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Finding Mr. Right

By Anthony Stallone
AZ, Desert Bighorn Sheep



Getting drawn for a Desert bighorn sheep in Arizona is like winning the lottery. I am very blessed to have drawn this tag, and I am very humbled by the people who helped make this hunt a reality.

In 2016, my cousin, John Stallone, drew the same tag, and it took him 17 years to draw. I asked John if there was anything that he could share with me about his hunt that he would have done differently. The words that came out of his mouth were, “I wish I could have lived the experience a little longer.” He said he had the whole month of December to harvest his ram, but in the end, he shot it on the second day. My goal was to not shoot the first ram I saw and to take my time and enjoy the experience of this once-in-a-lifetime hunt.

On day one at 3 a.m., John and I headed to the mountain. We arrived at a spot that Mike Daily suggested we start from. It was on the Yuma Proving Grounds military base, so we had to call in and get clearance. We arrived at the top of a peak, and after three minutes of glassing, John already had spotted the first ram. On that knob, we spotted four rams. We sat there and watched for a while, but we weren’t impressed by the size of the rams, so we decided to move on. That day, we ended up glassing six rams total.

The next day, John received a little intel from one of his friends. They had seen a couple of rams grossing around 165" in an area that was about two hours from where we were staying. We got excited and headed down to the secret spot. John spotted a ram feeding about 800 yards away from us. He said this was a good ram, so we got out the spotter to take a better look. We decided to take a few photos and send them to Mike Daily to see what he thought. He got back to us right away and said he thought it would score low 150s. To me, it was a great looking ram, but it was only the second day. I had 12 days to go, and I didn’t want the experience to end. We ended up passing and moved on.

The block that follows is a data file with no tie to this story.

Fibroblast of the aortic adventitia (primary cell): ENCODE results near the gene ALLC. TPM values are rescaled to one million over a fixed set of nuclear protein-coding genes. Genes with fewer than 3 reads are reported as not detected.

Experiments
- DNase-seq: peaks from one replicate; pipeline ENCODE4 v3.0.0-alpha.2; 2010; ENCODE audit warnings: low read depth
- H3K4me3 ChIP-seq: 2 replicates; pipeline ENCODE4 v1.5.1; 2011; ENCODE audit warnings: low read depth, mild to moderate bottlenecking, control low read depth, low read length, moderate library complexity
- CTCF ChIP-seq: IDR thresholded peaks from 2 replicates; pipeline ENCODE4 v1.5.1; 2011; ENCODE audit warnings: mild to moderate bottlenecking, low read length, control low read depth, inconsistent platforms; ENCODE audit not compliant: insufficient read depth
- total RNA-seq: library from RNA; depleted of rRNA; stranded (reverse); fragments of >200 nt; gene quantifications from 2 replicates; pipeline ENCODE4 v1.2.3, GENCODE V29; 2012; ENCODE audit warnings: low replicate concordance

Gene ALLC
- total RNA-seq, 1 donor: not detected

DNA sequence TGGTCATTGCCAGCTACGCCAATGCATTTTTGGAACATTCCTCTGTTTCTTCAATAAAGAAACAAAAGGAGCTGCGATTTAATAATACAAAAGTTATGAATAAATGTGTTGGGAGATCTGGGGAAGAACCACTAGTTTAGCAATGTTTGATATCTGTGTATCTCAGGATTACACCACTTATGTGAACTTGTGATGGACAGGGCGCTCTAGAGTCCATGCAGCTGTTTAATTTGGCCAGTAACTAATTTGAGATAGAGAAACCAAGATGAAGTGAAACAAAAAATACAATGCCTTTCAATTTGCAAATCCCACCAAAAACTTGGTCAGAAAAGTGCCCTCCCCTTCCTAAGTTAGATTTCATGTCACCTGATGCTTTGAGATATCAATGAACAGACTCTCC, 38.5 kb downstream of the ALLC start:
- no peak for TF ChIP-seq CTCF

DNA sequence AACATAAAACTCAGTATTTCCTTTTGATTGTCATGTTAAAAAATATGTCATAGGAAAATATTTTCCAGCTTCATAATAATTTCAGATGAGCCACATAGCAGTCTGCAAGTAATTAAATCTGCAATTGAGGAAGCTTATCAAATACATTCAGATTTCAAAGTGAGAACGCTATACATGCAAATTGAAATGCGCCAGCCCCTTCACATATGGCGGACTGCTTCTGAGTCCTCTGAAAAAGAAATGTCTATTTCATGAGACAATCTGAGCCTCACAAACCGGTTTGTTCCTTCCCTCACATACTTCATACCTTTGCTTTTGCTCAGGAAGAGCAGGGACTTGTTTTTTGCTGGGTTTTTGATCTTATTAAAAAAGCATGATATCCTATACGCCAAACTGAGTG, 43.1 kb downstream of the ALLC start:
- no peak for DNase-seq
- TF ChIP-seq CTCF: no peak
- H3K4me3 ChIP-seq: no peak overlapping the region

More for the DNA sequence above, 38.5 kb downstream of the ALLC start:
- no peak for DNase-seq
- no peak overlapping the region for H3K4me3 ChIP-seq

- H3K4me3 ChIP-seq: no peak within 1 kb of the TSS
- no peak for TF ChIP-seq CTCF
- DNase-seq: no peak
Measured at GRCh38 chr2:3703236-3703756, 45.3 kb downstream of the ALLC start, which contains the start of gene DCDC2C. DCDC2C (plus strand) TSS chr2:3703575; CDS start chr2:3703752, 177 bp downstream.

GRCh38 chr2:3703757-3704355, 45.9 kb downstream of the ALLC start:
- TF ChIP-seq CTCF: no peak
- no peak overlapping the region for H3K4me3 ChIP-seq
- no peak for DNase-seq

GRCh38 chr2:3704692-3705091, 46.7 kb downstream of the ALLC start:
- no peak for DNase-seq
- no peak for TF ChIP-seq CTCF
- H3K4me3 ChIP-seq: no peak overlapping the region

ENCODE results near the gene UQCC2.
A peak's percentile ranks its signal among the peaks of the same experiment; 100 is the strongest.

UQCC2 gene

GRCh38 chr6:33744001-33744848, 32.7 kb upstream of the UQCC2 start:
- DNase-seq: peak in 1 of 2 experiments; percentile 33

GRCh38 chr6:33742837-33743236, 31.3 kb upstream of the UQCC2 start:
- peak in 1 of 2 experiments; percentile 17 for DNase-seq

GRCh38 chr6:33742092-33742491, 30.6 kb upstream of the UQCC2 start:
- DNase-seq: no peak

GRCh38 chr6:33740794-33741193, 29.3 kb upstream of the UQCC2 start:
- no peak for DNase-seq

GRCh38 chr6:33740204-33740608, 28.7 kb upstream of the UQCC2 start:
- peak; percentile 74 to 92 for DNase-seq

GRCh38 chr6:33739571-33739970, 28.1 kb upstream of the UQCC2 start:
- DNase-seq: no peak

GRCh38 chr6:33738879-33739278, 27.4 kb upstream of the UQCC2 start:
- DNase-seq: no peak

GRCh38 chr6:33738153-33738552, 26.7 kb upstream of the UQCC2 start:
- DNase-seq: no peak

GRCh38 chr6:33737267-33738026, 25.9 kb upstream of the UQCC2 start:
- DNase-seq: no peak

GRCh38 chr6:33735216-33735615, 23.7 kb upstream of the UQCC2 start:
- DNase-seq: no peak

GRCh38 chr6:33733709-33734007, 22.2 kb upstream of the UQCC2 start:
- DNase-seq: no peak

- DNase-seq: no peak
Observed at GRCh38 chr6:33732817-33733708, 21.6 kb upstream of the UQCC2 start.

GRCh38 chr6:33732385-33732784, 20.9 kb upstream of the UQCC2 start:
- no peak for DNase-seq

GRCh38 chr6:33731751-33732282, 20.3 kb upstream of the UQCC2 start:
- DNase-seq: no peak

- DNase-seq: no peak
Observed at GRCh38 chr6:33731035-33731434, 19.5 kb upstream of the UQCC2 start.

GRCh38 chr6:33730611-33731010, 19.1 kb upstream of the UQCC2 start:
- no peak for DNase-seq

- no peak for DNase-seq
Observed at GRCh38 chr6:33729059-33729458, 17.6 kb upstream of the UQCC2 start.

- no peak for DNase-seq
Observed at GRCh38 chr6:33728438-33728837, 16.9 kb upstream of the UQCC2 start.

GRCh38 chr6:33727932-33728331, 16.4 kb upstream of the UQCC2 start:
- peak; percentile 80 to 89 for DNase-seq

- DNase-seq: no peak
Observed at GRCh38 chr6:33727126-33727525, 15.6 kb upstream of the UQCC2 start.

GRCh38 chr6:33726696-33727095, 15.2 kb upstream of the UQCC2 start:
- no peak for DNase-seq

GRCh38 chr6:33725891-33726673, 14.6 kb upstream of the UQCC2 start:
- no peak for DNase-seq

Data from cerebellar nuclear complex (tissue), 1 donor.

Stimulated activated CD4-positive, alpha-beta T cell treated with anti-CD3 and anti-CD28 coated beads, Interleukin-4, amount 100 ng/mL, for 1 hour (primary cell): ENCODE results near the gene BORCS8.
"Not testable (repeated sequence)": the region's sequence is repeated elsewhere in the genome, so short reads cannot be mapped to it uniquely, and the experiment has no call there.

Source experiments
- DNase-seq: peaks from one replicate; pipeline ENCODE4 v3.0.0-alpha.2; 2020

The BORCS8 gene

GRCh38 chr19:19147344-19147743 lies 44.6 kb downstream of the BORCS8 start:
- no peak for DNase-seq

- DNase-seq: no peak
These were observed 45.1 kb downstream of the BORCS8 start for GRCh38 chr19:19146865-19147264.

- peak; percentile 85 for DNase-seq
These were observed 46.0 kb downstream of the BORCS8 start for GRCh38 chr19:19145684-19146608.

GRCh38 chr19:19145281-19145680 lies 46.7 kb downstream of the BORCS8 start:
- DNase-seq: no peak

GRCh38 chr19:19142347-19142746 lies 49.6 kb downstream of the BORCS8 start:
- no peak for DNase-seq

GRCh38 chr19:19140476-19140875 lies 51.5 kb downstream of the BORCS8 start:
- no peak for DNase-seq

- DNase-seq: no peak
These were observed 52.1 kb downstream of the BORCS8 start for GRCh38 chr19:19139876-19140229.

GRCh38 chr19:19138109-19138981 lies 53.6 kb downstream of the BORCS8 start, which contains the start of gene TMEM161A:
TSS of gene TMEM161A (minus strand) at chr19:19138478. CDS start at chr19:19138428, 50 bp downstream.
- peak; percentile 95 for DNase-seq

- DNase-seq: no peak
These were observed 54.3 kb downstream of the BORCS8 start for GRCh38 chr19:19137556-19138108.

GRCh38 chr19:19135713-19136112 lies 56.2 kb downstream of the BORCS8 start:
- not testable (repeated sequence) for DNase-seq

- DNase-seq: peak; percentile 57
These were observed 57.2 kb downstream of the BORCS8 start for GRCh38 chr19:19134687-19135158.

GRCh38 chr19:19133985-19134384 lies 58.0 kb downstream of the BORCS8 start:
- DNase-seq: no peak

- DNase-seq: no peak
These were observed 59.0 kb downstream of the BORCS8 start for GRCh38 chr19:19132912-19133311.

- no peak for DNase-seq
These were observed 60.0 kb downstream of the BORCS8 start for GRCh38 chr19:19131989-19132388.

That night, we met up with Chad Roberts. At the dinner table, we were going over a game plan for the next day as it was John’s last day to hunt with me. Chad said if I didn’t harvest anything by Friday he was free Saturday morning to help glass. I said I would call him Friday night and let him know.

On day three, we ended up going to John’s stomping grounds where he had seen some 165" rams two years prior. He knew that no one had harvested them, so we set out to find them. The morning was slow. We sent Dave Maher out to the spot where we had glassed up the four rams the first day, and John and I went to his honey hole. The morning was a bust, so we decided to head out on a four-wheel track to no man’s land. As we started our journey, Dave spotted a sole ram on the side of a hill not 200 yards from us. We put glass on him right away. He was a nice ram, but I thought we could do better. The day came to an end, and John had to leave. Dave and I were now on our own.

I spoke with Mike Daily and asked him where he thought we should glass. He told us to head to Red Cloud Road where he had seen some nice rams. That morning, while on Red Cloud, we saw 11 ewes and 1 ram. We hiked about 10 miles that day and drove another 20 in the harsh desert. It was disappointing to not see a shooter, but we ended up finding the owner of a moissanite mine who told us there were a lot of good rams in the area. He thought we should focus our glassing tomorrow towards the north and do some scouting in those mountains.